1.9 from June 5, 2012

  • Added one more widget theme, like the old one, but with blue icons.

1.8.1 from May 2, 2012

  • Added two new widget themes, inspired by Android 4.0.

The “gears” icon was created by Gorge Bergman, and is used under permission.

The lightbulb icon comes from OpenIconic icon set.

  1. Francesco Menin
    February 8, 2011 at 1:49 pm

    Have you ever thought of managing Dhcp/ip addresses as well?

    • Kostya Vasilyev
      February 8, 2011 at 1:53 pm

      Yes I have. It’s also been requested by a few users. However, so far I don’t have time to work on this.

  2. February 7, 2011 at 7:07 pm

    I don’t understand what the Auto button does, because the list seems to update anyway… can someone explain?

    • Kostya Vasilyev
      February 7, 2011 at 8:00 pm


      Android may decide to do a WiFi scan from time to time, and if that happens, my application updates its list.

      However, there is nothing that says that this has to happen – this is entirely at the firmware’s discretion.

      That’s what the auto button is for – in case you want to be certain to get regular WiFi scans and updates.

  3. OzBoy08
    January 14, 2011 at 2:14 am

    Thank you for a fantastic app in WiFi Manager. You wouldn’t believe how many other inadequate apps I tried before stumbling onto yours via AppBrain. Is it possible to add a functionality whereby if the widget is clicked/tapped, your Wi-Fi Manager application comes up. This would be nice but the app is fantastic as it is. Thank you for sharing.

    • OzBoy08
      January 14, 2011 at 2:33 am

      Please accept my compliments and forget my question. I just found out that the widget does indeed do what I ask previously. Apologies for that and thank you for the app.

      • Kostya Vasilyev
        January 14, 2011 at 2:43 am

        Yes, it does that. Thank you for the compliments, glad you like it.

  4. bZtard
    December 26, 2010 at 4:19 pm

    It would be good if the user is allowed within the program to prevent interruption of the network when the device is locked. Another problem is that the program runs each time you manually turn on the network, and there is no option to disable it. The third issue that I noticed is that if you have memorized a few wifi network, when moving from one network to another program will not automatically connect to another network memorized. I hope the author will incorporate these options in the next version of the application. Thank you!

    • Kostya Vasilyev
      December 26, 2010 at 5:51 pm

      It would be good if the user is allowed within the program to prevent interruption of the network when the device is locked.

      My app doesn’t try to interfere with Android’s management of WiFi. This is deliberate (two cooks in one kitchen).

      Another problem is that the program runs each time you manually turn on the network, and there is no option to disable it.

      The app doesn’t do anything in the background. Don’t worry the process starting up – that’s how Android works.

      This is not a problem at all, regardless of what the authors of task killer type programs tell you.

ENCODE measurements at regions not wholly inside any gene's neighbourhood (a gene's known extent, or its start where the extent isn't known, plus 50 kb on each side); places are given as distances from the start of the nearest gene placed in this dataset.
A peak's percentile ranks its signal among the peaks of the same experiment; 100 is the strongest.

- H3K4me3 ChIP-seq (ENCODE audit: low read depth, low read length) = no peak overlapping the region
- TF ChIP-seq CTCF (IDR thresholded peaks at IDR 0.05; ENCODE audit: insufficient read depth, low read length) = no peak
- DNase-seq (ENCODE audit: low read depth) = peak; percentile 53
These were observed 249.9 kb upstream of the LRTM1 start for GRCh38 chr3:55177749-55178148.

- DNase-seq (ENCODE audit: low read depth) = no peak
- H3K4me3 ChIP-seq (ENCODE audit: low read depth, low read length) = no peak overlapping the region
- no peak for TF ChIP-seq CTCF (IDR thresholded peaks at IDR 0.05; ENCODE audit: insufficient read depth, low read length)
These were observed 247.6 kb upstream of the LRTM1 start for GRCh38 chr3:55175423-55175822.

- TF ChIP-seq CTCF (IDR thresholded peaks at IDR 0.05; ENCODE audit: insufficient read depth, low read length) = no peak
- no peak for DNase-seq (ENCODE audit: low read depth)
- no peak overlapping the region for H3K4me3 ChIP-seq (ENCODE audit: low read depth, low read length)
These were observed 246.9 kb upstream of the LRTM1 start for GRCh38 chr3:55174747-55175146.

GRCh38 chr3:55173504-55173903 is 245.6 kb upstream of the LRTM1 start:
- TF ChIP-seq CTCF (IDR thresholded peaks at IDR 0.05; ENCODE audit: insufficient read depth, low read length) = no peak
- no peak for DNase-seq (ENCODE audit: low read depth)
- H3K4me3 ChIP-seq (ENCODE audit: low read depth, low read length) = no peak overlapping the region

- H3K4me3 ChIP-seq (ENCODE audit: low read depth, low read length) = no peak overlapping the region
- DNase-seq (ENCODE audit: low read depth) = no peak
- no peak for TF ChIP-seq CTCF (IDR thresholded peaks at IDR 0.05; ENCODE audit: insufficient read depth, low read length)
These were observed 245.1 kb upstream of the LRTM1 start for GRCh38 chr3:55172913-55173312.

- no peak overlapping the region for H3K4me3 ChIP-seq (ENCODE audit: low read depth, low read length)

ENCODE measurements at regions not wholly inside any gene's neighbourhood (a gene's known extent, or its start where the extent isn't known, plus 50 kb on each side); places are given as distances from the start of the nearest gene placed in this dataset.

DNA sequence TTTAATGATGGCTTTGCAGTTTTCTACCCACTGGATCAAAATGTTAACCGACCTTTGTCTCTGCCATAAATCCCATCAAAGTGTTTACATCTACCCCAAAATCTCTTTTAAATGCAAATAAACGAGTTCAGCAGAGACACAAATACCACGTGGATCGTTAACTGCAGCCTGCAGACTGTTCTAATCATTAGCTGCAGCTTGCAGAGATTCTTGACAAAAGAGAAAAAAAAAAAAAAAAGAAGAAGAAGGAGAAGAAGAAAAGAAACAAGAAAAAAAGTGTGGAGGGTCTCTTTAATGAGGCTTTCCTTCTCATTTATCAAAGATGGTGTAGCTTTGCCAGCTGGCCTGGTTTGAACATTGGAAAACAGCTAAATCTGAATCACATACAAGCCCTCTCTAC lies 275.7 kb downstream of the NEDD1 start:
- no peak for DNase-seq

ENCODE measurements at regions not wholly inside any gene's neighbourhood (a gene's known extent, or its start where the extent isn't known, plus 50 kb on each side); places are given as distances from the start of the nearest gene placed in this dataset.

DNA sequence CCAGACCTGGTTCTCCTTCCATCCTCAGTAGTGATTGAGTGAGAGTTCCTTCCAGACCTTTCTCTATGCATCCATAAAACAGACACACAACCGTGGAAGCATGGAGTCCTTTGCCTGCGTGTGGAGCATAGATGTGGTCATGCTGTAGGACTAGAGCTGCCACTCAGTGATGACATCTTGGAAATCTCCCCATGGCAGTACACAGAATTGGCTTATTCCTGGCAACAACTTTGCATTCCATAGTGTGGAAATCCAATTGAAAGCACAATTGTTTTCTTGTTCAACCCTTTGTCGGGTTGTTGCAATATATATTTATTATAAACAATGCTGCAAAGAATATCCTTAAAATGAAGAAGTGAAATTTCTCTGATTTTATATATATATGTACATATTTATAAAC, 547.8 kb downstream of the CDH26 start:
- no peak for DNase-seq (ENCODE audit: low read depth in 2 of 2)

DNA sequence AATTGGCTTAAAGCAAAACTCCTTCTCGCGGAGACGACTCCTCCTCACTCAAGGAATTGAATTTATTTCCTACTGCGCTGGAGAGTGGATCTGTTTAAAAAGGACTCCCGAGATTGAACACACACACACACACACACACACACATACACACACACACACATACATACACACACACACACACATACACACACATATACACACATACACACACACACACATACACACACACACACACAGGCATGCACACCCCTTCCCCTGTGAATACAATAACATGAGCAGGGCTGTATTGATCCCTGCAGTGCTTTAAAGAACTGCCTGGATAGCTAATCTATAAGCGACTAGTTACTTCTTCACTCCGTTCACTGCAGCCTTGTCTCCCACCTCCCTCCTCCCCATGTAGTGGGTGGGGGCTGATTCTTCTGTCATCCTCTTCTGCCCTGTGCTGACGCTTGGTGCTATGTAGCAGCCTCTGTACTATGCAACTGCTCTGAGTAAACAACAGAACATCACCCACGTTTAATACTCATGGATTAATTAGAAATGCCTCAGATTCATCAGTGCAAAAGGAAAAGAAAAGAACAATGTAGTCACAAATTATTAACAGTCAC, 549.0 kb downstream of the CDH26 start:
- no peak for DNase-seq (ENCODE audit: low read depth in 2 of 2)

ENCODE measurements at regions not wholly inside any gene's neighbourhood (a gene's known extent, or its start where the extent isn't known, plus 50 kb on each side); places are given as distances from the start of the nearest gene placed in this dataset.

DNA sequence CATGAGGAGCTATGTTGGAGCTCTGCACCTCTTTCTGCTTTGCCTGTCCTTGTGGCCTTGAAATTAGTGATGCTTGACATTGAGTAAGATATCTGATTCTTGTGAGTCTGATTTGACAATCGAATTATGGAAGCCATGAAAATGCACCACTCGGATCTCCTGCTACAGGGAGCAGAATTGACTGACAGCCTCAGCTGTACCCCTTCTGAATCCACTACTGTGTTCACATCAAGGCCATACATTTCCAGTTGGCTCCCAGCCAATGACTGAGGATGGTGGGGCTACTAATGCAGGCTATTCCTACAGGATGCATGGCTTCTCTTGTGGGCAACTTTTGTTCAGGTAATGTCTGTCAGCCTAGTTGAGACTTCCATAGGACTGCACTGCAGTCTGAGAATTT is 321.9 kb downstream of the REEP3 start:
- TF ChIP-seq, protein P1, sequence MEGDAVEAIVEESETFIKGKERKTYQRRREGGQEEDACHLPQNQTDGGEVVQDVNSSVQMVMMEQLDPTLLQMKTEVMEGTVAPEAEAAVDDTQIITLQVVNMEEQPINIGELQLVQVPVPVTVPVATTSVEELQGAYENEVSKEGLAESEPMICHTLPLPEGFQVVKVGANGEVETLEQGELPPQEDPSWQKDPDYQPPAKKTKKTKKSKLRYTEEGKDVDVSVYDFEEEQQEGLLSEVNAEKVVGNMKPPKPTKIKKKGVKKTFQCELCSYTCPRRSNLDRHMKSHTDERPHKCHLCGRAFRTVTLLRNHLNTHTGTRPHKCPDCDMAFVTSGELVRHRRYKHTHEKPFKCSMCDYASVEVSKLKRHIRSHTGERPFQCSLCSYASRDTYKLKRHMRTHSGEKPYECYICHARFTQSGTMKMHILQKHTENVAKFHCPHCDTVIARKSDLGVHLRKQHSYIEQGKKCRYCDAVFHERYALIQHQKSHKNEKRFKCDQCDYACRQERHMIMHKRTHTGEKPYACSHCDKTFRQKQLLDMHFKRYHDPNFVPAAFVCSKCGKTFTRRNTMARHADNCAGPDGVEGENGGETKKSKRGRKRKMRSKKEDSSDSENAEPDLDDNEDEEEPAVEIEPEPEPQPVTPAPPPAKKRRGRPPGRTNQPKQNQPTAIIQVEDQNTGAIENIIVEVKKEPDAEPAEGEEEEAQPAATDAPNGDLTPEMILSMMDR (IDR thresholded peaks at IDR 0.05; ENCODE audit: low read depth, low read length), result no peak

The third issue that I noticed is that if you have memorized a few wifi network, when moving from one network to another program will not automatically connect to another network memorized.

      This depends on the firmware, Android version, and the device. As I said above, the program doesn’t try to interfere with Android.

  5. Richard
    November 19, 2010 at 11:18 pm

    Hi Kostya, great app, but I would really appreciate the auto-disable, auto-enable wifi options which other people have mentioned. At home, I switch on the phone in the morning and it connects to my WPA2 wireless network. I get to the office, where we have a LEAP wireless network, and it will not connect automatically. I have to use the app toggle to disable wifi, then re-enable wifi, and then explicitly connect to the office network. It is then fine all day, until I get home. Again, it will not connect automatically – I have to toggle wifi off and on again, and explicitly connect to my home network. I know it isn’t a great inconvenience, but it would be brilliant if your app would do this all automatically. In my case, I would like to list 2 or more favourite networks, and if the app detected that the current favourite network was no longer available but another favourite had been detected, then it would toggle the wifi and auto-connect to the new one. I hope you will consider my request, as it really would make this the best wifi app available (and of course I would be happy to make a donation!). Thanks!

    • Kostya Vasilyev
      November 21, 2010 at 9:40 pm


      Thank you for great feedback.

      At this point, WiFi Manager mostly watches what Android does, and displays that in the widget / main window.

      I am really reluctant to start implementing code to actually manage connectivity. Android also manages connectivity (disconnecting WiFi when the device is asleep, performing periodic scans, etc.)

      I’d rather not have two cooks in one kitchen, especially since one is going to be handicapped (my application), but they might still chop off each other’s hands accidentally.